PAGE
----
Archive for March, 2010


Regional pie v cake: avocado pie, hummingbird cake

Last year in our search for regional desserts, we discovered orange slice cake, one of the oddest–I mean, most unique–concepts I’ve heard of. Read about it here:

On that note, a couple noteworthy regional sweets were featured in the new issue of “Food Network” magazine.

Avocado pie is a California thing, a different take on key lime pie (and if you get a store-bought graham crust, it’s a no-cook recipe!). This is suppposed to be a bit more cheesecake-like than your typical key lime pie. Sounds like a good picnic food. (Click on photo for recipe.)

Hummingbird cake is a southern confection–looking at the recipe, it sounds like a cross between carrot/spice/banana cake. I may be trying this one in the near future. (Click on photo for recipe.)


(Weird) cupcakes are here to stay

This CNN article last week (

(1) Asserts that cupcakes are here to stay (duh) and

(2) Highlights a bunch of off-the-beaten-path cupcake flavors around the country.

I’m particularly curious about this BLT one from cupcake “gallery” More in Chicago. They specialize in salty-sweet combinations (fig blue cheese cupcake, anyone?), and by all accounts they do it well.

This jalapeno-topped cupcake from Over the Rainbow Cupcakes in Scottsdale, AZ, makes me smile, though I’m not sure I want to eat it.


Why is Georgetown Cupcake so successful? Let’s take a closer look.

Pie and I were talking yesterday, as we munched down on cupcakes from Red Velvet. Why is it that, even though some of their cupcakes (and those at other cupcakeries) could go toe-to-toe with Georgetown Cupcake’s, they don’t get nearly the same amount of publicity or business? 

Here are some of our observations, for what they’re worth. 

  • The sisters who own Georgetown Cupcake both have business backgrounds, which translates to a lot of marketing savvy. Look at their packaging, for instance. You see someone walking down the street with that bright pink box, and you know exactly what’s in there. A visual shortcut that tells you there’s something covetable inside, evoking a Pavlovian response in sugar fiends like me. Kind of like what Tiffany’s blue box does for women in general. Ok, not quite. But you get my drift.
  • To that point, the sisters are telegenic and PR-friendly. They’ve been on TV (their own reality show, Cupcake Sisters, is currently filming, though I’m wondering how they’re gonna bring the dramz), in newspapers, magazines, and more. They milk the PR machine, something the other DC cupcake places don’t do as well. They take full advantage of social media. Check out their FB/Twitter promo giving out free cupcakes. Plus they have fabulous names like Sophie LaMontange, which makes her sound like a French countess.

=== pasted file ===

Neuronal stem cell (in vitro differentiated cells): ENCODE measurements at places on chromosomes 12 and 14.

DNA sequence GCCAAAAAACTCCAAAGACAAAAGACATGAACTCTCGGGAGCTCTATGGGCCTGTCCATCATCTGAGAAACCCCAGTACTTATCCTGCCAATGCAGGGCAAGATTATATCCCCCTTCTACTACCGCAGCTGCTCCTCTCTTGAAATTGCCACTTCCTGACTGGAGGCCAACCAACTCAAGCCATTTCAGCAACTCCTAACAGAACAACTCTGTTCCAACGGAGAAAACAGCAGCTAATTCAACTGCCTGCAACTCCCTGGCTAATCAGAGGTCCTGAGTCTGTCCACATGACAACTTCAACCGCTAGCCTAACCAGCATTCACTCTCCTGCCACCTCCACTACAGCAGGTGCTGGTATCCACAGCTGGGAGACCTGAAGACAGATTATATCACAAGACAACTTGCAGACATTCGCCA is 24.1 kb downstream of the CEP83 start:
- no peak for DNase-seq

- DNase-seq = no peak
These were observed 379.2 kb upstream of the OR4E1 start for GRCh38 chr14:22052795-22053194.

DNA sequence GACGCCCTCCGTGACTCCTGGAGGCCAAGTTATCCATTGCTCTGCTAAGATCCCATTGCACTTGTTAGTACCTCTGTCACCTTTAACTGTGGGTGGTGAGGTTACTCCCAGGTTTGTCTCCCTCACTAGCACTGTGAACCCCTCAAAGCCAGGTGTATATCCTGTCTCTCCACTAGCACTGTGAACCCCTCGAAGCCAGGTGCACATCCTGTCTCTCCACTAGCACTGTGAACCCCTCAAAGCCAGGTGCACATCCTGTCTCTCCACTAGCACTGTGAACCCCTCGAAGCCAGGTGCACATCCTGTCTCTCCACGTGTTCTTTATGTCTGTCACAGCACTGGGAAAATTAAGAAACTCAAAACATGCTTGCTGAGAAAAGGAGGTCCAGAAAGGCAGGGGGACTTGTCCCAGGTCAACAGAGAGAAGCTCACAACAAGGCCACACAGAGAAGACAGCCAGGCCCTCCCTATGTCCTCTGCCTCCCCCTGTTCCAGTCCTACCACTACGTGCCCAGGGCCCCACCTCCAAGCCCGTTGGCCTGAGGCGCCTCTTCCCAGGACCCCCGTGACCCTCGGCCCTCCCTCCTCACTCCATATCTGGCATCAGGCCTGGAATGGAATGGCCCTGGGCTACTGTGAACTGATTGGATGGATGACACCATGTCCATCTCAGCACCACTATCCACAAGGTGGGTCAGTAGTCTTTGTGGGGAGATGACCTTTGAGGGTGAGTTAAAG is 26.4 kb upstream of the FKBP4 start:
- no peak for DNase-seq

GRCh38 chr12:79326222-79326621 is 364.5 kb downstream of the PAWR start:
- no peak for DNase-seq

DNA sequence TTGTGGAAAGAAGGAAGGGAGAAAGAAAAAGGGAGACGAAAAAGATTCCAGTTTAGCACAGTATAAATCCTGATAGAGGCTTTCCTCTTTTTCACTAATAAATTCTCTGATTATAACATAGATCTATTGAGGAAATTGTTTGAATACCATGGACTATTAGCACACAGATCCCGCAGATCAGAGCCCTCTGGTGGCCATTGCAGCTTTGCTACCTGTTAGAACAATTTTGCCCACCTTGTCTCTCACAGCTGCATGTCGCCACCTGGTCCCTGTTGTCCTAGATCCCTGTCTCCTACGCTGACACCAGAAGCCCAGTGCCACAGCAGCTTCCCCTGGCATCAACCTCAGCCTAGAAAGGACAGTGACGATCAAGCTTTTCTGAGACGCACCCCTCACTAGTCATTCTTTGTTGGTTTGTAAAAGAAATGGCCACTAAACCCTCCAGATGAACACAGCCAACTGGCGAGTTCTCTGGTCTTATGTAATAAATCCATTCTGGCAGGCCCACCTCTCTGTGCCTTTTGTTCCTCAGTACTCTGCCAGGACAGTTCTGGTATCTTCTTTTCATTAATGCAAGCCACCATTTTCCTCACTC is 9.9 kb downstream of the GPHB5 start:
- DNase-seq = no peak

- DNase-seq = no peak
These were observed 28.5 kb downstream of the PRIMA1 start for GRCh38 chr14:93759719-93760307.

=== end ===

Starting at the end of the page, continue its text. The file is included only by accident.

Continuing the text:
Georgetown Cupcake's lime flavor is my favorite. See the flecks of lime zest in the icing and cake? But it always leaves me wanting more cake to balance the amount of icing out.

  • Georgetown Cupcake was “first to market”–before they hit DC in early 2008, there were bakeries that sold cupcakes–Cakelove, Baked and Wired–but none that specialized in just cupcakes. (Readers, correct me if I’m wrong here.) In business, that’s important in establishing market dominance. Or something like that.
  • Their cupcakes are moist, which is what the people want. There are different preferences out there–some like Cakelove for the old-school dryness because it reminds them of their grandmother’s homemade cakes. But overall, we’re a generation raised on  Betty Crocker mix, which means moistness.
  • Their cupcakes are less expensive than some of the other places. Hello, Red Velvet. A dozen there costs over $39 after tax (whoa). At Georgetown Cupcake, I paid $31.90 after tax last month. No, not cheap, but not unreasonable for boutique cupcakes.
  • They won The Washington Post cupcake wars a while ago with their chocolate ganache cupcake. I don’t think it’s their best, but hey–chocolate’s a crowd-pleaser. When was the last time you heard an American say they hated chocolate?
  • Their prime locations. When I’m in Georgetown Cupcake (or any cupcake place), 75%+ of the customers are women. And women go shopping in Georgetown and Bethesda, their two locations. Add to that the college kids from GWU/Georgetown, and you’ve got a captive audience.
  • They ship around the country, helping to build their brand nationally. (E.g., they were featured in a Wall Street Journal article.)

And that, in part, explains why they’re pulling in millions of dollars a year from suckers like me 😉 

As more players enter the DC cupcake market (Sprinkles, Crumbs), it’ll be interesting to see whether Georgetown Cupcake can maintain its edge. But for now, they’re the queens of the DC cupcake scene.


I try more sweets from Pret A Manger

Sometimes I’ll swing by after work to see if they still have their avocado sandwich (avocado, pine nuts, parmesan, and arugula. So good.) They were sold out last time I was there, but  I can’t seem to leave Pret empty-handed, so I grabbed this raspberry bar and carrot cake slice instead.

How were they? The carrot cake was moist, the cream cheese icing delicious (you could tell it was made with very fresh cream cheese.) But I like raisins in my carrot cake, which this one didn’t have. Still, I’d buy it again.